This talk will highlight how a group of robots can work together to solve a series of complex tasks autonomously in a highly unstructured environment. Recognition of human intentions, planning, and actions from multimodal signals in robotics and autonomous systems are explored. The progression of developed technologies from bilateral control of a group of robots initially, with human in-the-loop to more advanced cases of on-the-loop to finally a case of fully autonomous collection of robots performing a convoying operation independently. Several case studies are presented and major challenges are discussed.
Saeid Nahavandi received a Ph.D. from Durham University, U.K. in 1991. He is an Alfred Deakin Professor, Pro Vice-Chancellor, Chair of Engineering, and the Founding and current Director of the Institute for Intelligent Systems Research and Innovation at Deakin University. His research interests include modeling of complex systems, robotics and haptics. He has published over 1000 scientific papers in various international journals and conferences. Saeid was the recipient of the Researcher of the Year for Australian Space Awards 2021, Australian Defence Industry Awards – Winner of Innovator of the year, The Essington Lewis Awards, and Australian Engineering Excellence Awards – Professional Engineer of the Year.
Saeid has carried out industry based research with several major international companies such as Airbus, Boeing, Bosch, Ford Motor Company, General Motors, General Dynamics, Holden, Lockheed Martin, Nissan, Thales and Vestas just to name a few.
Professor Nahavandi holds six patents, two of which have resulted in two very successful start-ups (Universal Motion Simulator Pty Ltd and FLAIM Systems Pty Ltd).
Professor Nahavandi is the Senior Associate Editor: IEEE Systems Journal, Associate Editor of IEEE Transactions on Cybernetics and IEEE Press Editorial Board member.
Professor Nahavandi is a Fellow of IEEE (FIEEE), Engineers Australia (FIEAust), the Institution of Engineering and Technology (FIET). Saeid is a Fellow of the Australian Academy of Technology and Engineering (ATSE). Saeid was the General Chair for IEEE SMC 2021.
The arrival of software in human systems is an ongoing epochal change with the equivalent impact as spoken language and the written word. Software (embodied as code executing on computer hardware, connected to other computers), is fertile ground for maximally spawning System of Systems (SoS). Furthermore, the potential for software is seemingly infinite and the current momentum is advancing along the artificial intelligence (especially machine learning) axis. The intersection of SoS and artificial intelligence and machine learning (AI/ML) highlight the dawning of the era called The Entanglement. Coined by computer scientist Danny Hillis, The Entanglement describes an era where the complexity of machines exceeds the ability of humans to comprehend them. This era exhibits regular unanticipated (and occasionally catastrophic) emergent behavior in and across systems. This environment mandates new toolsets including mental models and frameworks. Anchored in new approaches like Emergent Engineering (EE), these tools focus on selective context modification, fault tolerance, outcome distributions, nonlinear dynamics controls, and adaptation. Countering and exploiting emergence, both negative and positive respectively, at the intersection of AI and SoS is fundamental to navigating through The Entanglement. This presentation will discuss the characteristics this intersection, effective strategies & tools, and predictions for the future.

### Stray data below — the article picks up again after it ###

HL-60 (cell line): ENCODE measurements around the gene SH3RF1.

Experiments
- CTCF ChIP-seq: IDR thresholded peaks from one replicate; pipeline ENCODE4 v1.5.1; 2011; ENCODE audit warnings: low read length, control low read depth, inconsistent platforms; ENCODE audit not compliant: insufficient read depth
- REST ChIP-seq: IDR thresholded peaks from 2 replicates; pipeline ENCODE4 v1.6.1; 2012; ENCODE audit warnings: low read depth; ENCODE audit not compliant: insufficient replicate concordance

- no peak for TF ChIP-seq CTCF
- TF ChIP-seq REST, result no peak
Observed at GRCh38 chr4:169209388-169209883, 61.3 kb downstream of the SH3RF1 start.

Darryl Nelson is an Engineering Fellow at Raytheon Intelligence & Space where he is the Technology Director of Data and Software Engineering. Previous roles include Chief Engineer, Chief Scientist, and Corporate Technology Director where he served multiple Department of Defense and Intelligence Community customers. Prior to Raytheon, Darryl worked in the commercial industry in business intelligence and ecommerce, including startups. He specializes in scalable system architectures with a current focus on joint all domain operations, distributed computing, and operationalizing AI. Darryl is a US Army veteran and his many interests include the impact of software on the future of warfare.